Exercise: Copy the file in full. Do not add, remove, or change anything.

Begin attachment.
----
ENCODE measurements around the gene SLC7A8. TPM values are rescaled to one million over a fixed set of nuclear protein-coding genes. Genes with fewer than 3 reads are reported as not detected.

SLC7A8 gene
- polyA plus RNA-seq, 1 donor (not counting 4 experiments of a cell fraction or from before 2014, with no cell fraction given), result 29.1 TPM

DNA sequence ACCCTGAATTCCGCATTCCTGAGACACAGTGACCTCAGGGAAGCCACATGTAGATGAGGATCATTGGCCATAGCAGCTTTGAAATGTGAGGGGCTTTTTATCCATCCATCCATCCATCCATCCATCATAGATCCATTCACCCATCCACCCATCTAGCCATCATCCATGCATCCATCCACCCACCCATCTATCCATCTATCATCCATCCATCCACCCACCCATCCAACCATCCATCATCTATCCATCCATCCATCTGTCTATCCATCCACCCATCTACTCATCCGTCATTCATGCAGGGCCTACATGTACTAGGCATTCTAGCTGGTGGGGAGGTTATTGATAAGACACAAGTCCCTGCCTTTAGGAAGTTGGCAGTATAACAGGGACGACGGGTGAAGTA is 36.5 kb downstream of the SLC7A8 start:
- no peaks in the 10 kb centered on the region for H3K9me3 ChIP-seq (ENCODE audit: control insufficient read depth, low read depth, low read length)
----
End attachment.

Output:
ENCODE measurements around the gene SLC7A8. TPM values are rescaled to one million over a fixed set of nuclear protein-coding genes. Genes with fewer than 3 reads are reported as not detected.

SLC7A8 gene
- polyA plus RNA-seq, 1 donor (not counting 4 experiments of a cell fraction or from before 2014, with no cell fraction given), result 29.1 TPM

DNA sequence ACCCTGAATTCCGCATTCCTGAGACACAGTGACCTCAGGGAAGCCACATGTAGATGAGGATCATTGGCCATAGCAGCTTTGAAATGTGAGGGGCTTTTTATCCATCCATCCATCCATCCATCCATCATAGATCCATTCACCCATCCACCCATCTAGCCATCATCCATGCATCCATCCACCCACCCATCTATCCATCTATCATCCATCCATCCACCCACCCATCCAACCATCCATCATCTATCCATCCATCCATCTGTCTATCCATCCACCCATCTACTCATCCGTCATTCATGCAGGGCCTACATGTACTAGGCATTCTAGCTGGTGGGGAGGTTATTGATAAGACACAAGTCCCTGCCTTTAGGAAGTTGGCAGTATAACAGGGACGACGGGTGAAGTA is 36.5 kb downstream of the SLC7A8 start:
- no peaks in the 10 kb centered on the region for H3K9me3 ChIP-seq (ENCODE audit: control insufficient read depth, low read depth, low read length)